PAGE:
The Residential Tenancies Amendment Act 2019 (“RTAA”) was passed on 30 July 2019 and came into effect on 27 August 2019. The RTAA addresses key issues that have implications for both landlord and tenant including: tenant liability for damage, insurance statements, contamination of premises and unlawful residential premises.
Tenant liability for damage: The RTAA provides that if tenants or their guests damage a rental property due to their careless behaviour, the tenant will have to pay for the cost of the damage up to (whichever is the lower) a maximum of four weeks’ rent or the landlord’s insurance excess.
This amendment aims to encourage tenants to look after the premises they are renting, while ensuring they are not responsible for unreasonable repair costs. On the other hand, it also ensures that landlords are not burdened with the entire repair cost as a result of their tenant’s damage to the premises.
Notwithstanding the above, tenants are still fully responsible for the cost of intentional damage to the premises.
Insurance statements: Landlords must provide a copy of their insurance details to the tenant, including whether the property is insured, and if so, what the excess is. With an existing tenancy (pre 27 August 2019), the tenant can request this information from the landlord. If the landlord does not provide the information, or inform tenants of changes to insurance details, the landlord may be fined with up to $500.
Contamination of premises: Landlords can test for meth contamination, while the rented premises are occupied, by giving tenants at least 48 hours’ notice.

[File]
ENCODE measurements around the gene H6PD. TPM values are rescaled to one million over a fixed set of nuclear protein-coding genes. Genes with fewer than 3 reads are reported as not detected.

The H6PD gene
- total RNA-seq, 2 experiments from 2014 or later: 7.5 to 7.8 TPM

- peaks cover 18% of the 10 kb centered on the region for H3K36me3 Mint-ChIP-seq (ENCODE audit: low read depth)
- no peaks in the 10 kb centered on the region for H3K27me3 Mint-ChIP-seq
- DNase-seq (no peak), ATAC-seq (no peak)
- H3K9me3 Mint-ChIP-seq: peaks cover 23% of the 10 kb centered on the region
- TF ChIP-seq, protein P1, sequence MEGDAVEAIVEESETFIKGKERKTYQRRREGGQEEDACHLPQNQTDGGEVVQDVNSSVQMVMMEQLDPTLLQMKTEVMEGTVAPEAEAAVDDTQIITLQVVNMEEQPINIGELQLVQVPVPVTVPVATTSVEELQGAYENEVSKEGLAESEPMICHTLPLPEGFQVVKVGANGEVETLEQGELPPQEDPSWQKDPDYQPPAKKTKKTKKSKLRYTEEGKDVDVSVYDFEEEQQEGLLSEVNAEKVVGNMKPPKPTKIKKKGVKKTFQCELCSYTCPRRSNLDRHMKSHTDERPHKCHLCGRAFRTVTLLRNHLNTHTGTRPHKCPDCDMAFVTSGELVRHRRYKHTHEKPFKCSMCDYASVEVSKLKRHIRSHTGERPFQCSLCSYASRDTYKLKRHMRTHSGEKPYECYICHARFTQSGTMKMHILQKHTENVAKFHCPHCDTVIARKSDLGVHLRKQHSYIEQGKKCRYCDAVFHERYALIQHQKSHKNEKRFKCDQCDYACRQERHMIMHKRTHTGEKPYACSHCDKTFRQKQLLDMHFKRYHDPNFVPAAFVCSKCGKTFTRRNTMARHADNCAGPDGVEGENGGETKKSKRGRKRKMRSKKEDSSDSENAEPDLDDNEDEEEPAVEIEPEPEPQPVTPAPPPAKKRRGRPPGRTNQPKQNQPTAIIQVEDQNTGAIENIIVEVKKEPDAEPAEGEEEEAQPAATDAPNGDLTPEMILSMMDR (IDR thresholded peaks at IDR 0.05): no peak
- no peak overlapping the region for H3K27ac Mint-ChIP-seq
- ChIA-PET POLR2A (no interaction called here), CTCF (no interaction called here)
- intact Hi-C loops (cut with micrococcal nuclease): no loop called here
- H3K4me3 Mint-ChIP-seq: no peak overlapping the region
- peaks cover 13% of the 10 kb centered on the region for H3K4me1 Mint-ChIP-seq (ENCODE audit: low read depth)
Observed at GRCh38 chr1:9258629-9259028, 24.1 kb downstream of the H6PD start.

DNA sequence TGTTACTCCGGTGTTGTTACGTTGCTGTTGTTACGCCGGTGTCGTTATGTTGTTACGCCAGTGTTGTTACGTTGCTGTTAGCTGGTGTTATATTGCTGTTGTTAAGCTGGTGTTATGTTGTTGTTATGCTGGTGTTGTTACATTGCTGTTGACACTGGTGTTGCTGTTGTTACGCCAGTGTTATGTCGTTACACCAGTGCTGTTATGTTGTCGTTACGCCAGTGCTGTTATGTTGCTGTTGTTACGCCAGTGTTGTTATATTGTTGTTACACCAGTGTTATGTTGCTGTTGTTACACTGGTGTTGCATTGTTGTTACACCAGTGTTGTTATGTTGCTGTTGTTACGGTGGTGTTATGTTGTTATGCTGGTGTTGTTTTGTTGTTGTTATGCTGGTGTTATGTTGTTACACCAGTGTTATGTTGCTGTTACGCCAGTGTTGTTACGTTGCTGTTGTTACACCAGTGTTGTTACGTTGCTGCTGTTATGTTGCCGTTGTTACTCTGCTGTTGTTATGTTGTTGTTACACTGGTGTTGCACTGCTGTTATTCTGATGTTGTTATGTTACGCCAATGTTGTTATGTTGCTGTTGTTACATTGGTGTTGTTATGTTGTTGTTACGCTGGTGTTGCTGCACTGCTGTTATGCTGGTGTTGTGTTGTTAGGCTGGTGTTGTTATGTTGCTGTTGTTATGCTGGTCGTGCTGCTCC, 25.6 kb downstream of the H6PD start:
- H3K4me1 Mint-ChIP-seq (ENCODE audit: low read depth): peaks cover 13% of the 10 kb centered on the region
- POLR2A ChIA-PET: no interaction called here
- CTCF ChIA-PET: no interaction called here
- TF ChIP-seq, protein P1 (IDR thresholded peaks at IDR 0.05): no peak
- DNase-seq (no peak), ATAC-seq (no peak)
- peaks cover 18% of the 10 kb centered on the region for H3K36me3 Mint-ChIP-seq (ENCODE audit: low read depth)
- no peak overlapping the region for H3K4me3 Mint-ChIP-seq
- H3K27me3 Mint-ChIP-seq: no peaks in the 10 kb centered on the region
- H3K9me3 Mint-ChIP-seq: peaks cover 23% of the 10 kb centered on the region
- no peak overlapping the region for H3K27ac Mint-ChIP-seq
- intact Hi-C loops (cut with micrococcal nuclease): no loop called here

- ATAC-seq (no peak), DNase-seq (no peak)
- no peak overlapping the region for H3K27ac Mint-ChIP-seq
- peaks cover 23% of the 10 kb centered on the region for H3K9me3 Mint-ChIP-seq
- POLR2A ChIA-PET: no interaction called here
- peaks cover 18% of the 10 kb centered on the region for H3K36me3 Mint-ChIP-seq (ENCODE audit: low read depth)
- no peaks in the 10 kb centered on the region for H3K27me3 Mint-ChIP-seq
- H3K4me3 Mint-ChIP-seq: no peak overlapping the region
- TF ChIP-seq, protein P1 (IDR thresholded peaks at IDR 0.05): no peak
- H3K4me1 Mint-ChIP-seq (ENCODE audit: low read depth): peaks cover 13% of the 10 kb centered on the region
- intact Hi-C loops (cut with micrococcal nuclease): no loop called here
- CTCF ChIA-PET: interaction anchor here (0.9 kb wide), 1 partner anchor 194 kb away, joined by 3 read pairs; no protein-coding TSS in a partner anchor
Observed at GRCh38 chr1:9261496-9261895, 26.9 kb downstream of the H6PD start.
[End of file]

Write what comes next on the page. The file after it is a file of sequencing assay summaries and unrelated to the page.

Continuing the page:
Landlords must notify their tenant that they are testing for meth and the tenant has the right to see the test results.
Recently there have been discussions regarding meth testing and what the acceptable standard of contamination (if any) is. The RTAA allows for regulations (yet to be introduced) for determining the process for testing, the acceptable contamination level, and the decontamination process. Landlords will not be able to rent premises that they know are contaminated at an unacceptable level.
Unlawful residential premises: Under the RTAA, the definition of ‘residential premises’ is amended so that even if a premises cannot be legally lived in, such as a garage or industrial building, but is lived in or intended to be lived in, they will still fall within the definition of a residential premises and accordingly be captured under the RTAA and fall within the jurisdiction of the Tenancy Tribunal. The Tenancy Tribunal can enforce the RTAA against landlords who breach the RTAA regardless of whether the premises are suitable for living in or not.
This change ensures that landlords are providing premises that meet all requirements relating to buildings and health and safety.
If a landlord provides an unlawful residential premises to their tenant, the landlord may be liable to pay all or some of the rent back to the tenant, the tenancy may be terminated, the landlord may be liable to the tenant for damages, or any other order the Tenancy Tribunal may provide.
Whether you are planning to become a landlord or tenant, we suggest speaking to your lawyer to assist with preparing a tenancy agreement in accordance with the RTAA. If you are an existing landlord or tenant, we suggest you revise the rights and obligations under the RTAA with your lawyer to ensure your tenancy arrangement(s) are compliant under the RTAA.
All the information published [above] is not a substitute for legal advice. No liability is assumed by the authors or publisher for losses suffered by any person or organisation relying directly or indirectly on this article